The artist is often the first to address a problem emerging in the community, often the last to hang on to a virtue. She can hold reality before us without forcing her opinion upon us. She allows us to ponder what we experience and come to our own decisions.

I came to appreciate this in my ministry. Often when issues were very controversial, I discovered I could best be prophetic not by haranguing the congregation with what they should do, but rather by using a drama in which they could examine the problem themselves and feel its urgency. I’m sure that is one reason Jesus used story more than direct teaching and law.

Of course, that means we should find beauty when we go to Church. Care should be taken that the words, the music, and the art are beautiful as well as instructive. Paying attention to beauty is certainly part of a Sabbath lifestyle.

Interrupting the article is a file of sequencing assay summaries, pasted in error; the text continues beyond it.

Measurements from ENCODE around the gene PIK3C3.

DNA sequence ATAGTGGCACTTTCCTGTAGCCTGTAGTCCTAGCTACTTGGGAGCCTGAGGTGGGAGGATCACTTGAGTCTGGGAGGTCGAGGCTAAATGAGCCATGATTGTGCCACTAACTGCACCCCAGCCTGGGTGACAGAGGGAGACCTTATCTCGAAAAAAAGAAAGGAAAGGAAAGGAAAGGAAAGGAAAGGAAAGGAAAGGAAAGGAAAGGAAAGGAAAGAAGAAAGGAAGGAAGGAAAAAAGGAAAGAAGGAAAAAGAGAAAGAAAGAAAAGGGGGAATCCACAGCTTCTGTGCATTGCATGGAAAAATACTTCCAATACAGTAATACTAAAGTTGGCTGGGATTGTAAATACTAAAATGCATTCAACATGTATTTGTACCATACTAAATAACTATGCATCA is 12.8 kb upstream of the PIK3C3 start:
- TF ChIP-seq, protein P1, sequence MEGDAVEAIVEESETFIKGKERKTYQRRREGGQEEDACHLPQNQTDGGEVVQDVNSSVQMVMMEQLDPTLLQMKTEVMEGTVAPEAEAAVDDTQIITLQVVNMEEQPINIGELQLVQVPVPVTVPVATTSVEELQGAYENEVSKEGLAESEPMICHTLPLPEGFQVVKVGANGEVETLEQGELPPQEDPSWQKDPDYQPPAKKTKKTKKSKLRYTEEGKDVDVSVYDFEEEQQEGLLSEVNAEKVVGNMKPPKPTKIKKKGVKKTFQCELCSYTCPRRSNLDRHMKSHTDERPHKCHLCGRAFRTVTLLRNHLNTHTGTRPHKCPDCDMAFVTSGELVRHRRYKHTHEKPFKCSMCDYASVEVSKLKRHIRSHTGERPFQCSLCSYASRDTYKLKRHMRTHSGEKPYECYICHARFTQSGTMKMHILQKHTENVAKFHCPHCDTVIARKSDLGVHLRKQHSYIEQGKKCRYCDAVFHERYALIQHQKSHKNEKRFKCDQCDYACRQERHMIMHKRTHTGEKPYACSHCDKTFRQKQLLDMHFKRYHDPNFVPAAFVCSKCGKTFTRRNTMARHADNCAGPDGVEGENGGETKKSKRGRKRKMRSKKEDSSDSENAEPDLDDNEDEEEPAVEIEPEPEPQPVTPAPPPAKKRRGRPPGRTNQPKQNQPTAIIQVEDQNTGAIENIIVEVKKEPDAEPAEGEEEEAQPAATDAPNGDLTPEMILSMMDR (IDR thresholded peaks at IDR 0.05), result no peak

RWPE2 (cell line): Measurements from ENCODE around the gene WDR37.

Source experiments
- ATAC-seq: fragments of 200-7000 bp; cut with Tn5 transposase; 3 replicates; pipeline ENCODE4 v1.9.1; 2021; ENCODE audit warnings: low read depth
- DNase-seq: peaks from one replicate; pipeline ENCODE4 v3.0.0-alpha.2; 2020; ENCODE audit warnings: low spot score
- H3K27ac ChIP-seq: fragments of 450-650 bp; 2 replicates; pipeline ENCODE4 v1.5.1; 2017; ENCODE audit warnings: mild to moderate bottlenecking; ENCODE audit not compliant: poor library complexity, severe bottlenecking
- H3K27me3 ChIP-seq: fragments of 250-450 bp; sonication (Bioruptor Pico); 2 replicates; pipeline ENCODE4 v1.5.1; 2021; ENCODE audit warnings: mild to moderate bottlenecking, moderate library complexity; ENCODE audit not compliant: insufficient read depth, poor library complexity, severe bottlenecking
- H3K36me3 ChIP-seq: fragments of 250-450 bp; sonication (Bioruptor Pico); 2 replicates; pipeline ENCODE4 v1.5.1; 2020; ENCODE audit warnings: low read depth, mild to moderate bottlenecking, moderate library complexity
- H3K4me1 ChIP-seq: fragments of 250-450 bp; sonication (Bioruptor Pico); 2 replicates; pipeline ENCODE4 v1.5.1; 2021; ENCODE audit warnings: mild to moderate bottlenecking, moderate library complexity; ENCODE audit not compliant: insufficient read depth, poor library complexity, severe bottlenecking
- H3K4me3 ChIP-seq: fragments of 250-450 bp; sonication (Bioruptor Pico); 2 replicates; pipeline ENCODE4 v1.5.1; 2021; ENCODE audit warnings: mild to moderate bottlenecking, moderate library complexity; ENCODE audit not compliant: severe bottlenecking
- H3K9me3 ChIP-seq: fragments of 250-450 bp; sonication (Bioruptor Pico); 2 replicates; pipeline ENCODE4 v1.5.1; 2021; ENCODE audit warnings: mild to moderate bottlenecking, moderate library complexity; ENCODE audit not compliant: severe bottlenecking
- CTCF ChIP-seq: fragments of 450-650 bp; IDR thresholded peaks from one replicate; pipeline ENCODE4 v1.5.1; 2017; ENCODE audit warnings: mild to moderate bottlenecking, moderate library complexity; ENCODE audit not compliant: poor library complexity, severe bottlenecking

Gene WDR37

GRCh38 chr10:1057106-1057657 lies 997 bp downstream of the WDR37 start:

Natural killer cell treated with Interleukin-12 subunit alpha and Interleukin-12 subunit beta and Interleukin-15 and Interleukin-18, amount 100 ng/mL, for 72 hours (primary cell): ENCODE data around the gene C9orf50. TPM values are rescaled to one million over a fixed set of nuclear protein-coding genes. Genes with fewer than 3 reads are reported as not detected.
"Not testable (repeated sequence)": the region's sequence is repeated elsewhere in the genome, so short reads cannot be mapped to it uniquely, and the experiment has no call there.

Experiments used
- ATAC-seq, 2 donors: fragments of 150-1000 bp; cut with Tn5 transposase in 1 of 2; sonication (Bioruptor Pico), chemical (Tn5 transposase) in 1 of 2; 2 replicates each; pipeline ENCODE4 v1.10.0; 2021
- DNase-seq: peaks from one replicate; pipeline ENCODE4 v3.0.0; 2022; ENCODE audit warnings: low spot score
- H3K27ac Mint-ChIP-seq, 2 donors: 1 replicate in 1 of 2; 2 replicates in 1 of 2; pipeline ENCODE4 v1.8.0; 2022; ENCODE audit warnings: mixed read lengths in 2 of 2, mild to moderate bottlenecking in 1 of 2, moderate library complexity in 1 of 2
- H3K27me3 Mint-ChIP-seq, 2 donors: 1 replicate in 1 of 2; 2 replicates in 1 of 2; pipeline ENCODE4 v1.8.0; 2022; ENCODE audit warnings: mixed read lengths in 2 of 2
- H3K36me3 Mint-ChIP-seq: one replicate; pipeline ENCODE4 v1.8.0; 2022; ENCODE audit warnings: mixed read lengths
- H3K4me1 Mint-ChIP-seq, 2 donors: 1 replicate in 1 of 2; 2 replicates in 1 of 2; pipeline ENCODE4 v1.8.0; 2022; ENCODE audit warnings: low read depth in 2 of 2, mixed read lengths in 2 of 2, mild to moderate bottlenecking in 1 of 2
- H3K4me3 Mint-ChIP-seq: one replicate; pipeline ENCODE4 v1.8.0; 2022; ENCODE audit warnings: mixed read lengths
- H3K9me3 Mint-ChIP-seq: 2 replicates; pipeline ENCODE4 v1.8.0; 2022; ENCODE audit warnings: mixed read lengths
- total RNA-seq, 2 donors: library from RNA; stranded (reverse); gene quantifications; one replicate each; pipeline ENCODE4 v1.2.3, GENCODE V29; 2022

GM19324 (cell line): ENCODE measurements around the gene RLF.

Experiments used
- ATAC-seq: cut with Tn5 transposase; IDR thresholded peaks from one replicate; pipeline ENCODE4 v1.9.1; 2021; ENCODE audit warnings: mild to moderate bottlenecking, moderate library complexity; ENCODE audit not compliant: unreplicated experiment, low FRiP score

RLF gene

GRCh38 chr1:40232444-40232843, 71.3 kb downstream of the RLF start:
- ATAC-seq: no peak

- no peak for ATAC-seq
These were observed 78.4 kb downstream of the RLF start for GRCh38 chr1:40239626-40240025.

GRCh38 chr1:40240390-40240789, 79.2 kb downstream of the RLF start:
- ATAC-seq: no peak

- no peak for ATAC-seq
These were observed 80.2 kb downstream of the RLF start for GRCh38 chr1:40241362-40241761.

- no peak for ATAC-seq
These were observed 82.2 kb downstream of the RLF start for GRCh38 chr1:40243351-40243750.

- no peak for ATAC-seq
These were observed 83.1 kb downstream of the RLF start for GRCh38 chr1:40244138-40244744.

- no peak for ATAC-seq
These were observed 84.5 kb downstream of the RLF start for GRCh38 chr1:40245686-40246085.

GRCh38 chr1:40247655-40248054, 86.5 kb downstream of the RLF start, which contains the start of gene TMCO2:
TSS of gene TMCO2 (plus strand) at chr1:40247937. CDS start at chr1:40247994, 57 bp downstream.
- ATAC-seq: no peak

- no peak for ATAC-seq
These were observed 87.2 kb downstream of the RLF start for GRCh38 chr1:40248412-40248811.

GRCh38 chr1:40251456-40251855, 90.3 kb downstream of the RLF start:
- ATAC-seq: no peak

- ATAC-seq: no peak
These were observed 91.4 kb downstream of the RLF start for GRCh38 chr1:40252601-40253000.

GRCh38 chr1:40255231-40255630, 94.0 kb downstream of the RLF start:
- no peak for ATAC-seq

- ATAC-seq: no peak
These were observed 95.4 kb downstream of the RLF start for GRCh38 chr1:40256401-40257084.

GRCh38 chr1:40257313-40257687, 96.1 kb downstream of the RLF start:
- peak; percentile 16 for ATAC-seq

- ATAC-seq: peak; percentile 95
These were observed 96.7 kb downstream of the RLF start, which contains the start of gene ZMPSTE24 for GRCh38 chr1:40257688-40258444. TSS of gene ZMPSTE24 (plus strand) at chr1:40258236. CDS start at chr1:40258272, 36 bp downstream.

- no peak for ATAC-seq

Taking time out from the frantic pursuit of modern, everyday life includes enjoying the beautiful. Its pursuit is one way we seek God. We should not only pay attention to beauty ourselves, but also share it with those around us. Parents and grandparents should be taking their children to drama, concerts, and art galleries as ways to introduce them to beauty, knowing this is a road to God.

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4 Enlightened Replies

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  1. Derek says:

    The arts are an area that I feel Christians, myself included, are conflicted on.

    We’re comfortable enough with a choir, a garden, or a stained glass window. However the collegiate departments responsible for “the arts” can sometimes seem to be dens of iniquity. Even in what I imagine to be a relatively tame Midwestern college the performances and exhibitions tended to have an emphasis on pushing boundaries, and in all cases I can think of the best Christianity could hope for was to be ignored by the artists. Philadelphia was good at taking things rather further.

    Of course there are exceptions, and there isn’t any reason it has to be that way.